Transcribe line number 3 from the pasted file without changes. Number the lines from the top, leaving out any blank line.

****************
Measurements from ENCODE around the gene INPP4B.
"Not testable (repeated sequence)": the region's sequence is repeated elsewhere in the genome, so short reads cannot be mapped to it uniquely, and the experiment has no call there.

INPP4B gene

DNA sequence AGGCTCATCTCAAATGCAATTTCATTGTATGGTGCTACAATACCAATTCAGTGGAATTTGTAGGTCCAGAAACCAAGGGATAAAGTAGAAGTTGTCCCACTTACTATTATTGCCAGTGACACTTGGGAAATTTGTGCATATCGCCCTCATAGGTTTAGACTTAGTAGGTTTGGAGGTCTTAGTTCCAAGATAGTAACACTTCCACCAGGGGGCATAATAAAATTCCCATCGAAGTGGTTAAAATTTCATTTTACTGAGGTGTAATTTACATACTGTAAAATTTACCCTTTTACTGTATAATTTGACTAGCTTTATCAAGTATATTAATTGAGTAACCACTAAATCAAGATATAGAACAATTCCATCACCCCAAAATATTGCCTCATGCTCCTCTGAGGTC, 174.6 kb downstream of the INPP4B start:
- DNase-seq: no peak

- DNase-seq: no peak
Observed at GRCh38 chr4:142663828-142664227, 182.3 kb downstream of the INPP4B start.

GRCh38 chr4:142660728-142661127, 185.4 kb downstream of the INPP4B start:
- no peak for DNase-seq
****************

INPP4B gene